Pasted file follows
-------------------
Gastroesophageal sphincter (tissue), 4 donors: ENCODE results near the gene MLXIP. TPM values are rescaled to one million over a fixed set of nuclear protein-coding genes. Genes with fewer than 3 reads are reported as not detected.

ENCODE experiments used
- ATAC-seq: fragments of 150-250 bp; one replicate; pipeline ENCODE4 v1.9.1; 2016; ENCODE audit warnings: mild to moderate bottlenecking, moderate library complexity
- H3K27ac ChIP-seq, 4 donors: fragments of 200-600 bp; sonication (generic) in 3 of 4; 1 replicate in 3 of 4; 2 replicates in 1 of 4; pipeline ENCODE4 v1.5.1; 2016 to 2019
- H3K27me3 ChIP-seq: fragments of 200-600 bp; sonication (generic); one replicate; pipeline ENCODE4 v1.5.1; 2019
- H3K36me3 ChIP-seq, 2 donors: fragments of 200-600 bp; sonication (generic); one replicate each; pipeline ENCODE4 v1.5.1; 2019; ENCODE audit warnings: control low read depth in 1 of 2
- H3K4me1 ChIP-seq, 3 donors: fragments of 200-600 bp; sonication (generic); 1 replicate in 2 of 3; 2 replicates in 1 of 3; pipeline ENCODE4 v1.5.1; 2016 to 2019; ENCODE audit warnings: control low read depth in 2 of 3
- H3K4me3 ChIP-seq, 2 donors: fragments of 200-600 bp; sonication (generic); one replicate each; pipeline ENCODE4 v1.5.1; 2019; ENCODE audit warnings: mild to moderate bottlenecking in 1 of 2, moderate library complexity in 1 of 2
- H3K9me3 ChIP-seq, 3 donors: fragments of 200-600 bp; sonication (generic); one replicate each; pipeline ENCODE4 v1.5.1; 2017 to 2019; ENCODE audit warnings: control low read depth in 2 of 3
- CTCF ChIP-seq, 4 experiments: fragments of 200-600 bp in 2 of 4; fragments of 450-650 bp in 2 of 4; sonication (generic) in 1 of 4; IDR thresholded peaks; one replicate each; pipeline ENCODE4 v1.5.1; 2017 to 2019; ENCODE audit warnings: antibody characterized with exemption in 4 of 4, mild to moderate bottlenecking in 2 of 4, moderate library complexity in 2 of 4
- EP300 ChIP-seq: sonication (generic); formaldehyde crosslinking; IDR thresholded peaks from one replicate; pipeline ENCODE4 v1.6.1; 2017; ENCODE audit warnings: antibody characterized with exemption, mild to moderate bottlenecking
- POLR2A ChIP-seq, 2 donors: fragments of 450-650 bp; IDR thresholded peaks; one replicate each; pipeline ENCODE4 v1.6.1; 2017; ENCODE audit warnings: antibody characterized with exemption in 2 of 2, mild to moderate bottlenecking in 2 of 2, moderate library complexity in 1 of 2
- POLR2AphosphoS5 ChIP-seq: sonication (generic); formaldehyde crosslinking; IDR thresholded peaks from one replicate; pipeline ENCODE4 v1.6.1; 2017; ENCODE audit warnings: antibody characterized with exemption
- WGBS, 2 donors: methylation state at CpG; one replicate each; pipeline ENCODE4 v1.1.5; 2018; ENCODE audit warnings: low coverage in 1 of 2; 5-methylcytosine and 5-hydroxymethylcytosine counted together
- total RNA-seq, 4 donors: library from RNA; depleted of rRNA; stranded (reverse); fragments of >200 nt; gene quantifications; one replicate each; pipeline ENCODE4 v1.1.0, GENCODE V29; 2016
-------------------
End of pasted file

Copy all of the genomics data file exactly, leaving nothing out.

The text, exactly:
Gastroesophageal sphincter (tissue), 4 donors: ENCODE results near the gene MLXIP. TPM values are rescaled to one million over a fixed set of nuclear protein-coding genes. Genes with fewer than 3 reads are reported as not detected.

ENCODE experiments used
- ATAC-seq: fragments of 150-250 bp; one replicate; pipeline ENCODE4 v1.9.1; 2016; ENCODE audit warnings: mild to moderate bottlenecking, moderate library complexity
- H3K27ac ChIP-seq, 4 donors: fragments of 200-600 bp; sonication (generic) in 3 of 4; 1 replicate in 3 of 4; 2 replicates in 1 of 4; pipeline ENCODE4 v1.5.1; 2016 to 2019
- H3K27me3 ChIP-seq: fragments of 200-600 bp; sonication (generic); one replicate; pipeline ENCODE4 v1.5.1; 2019
- H3K36me3 ChIP-seq, 2 donors: fragments of 200-600 bp; sonication (generic); one replicate each; pipeline ENCODE4 v1.5.1; 2019; ENCODE audit warnings: control low read depth in 1 of 2
- H3K4me1 ChIP-seq, 3 donors: fragments of 200-600 bp; sonication (generic); 1 replicate in 2 of 3; 2 replicates in 1 of 3; pipeline ENCODE4 v1.5.1; 2016 to 2019; ENCODE audit warnings: control low read depth in 2 of 3
- H3K4me3 ChIP-seq, 2 donors: fragments of 200-600 bp; sonication (generic); one replicate each; pipeline ENCODE4 v1.5.1; 2019; ENCODE audit warnings: mild to moderate bottlenecking in 1 of 2, moderate library complexity in 1 of 2
- H3K9me3 ChIP-seq, 3 donors: fragments of 200-600 bp; sonication (generic); one replicate each; pipeline ENCODE4 v1.5.1; 2017 to 2019; ENCODE audit warnings: control low read depth in 2 of 3
- CTCF ChIP-seq, 4 experiments: fragments of 200-600 bp in 2 of 4; fragments of 450-650 bp in 2 of 4; sonication (generic) in 1 of 4; IDR thresholded peaks; one replicate each; pipeline ENCODE4 v1.5.1; 2017 to 2019; ENCODE audit warnings: antibody characterized with exemption in 4 of 4, mild to moderate bottlenecking in 2 of 4, moderate library complexity in 2 of 4
- EP300 ChIP-seq: sonication (generic); formaldehyde crosslinking; IDR thresholded peaks from one replicate; pipeline ENCODE4 v1.6.1; 2017; ENCODE audit warnings: antibody characterized with exemption, mild to moderate bottlenecking
- POLR2A ChIP-seq, 2 donors: fragments of 450-650 bp; IDR thresholded peaks; one replicate each; pipeline ENCODE4 v1.6.1; 2017; ENCODE audit warnings: antibody characterized with exemption in 2 of 2, mild to moderate bottlenecking in 2 of 2, moderate library complexity in 1 of 2
- POLR2AphosphoS5 ChIP-seq: sonication (generic); formaldehyde crosslinking; IDR thresholded peaks from one replicate; pipeline ENCODE4 v1.6.1; 2017; ENCODE audit warnings: antibody characterized with exemption
- WGBS, 2 donors: methylation state at CpG; one replicate each; pipeline ENCODE4 v1.1.5; 2018; ENCODE audit warnings: low coverage in 1 of 2; 5-methylcytosine and 5-hydroxymethylcytosine counted together
- total RNA-seq, 4 donors: library from RNA; depleted of rRNA; stranded (reverse); fragments of >200 nt; gene quantifications; one replicate each; pipeline ENCODE4 v1.1.0, GENCODE V29; 2016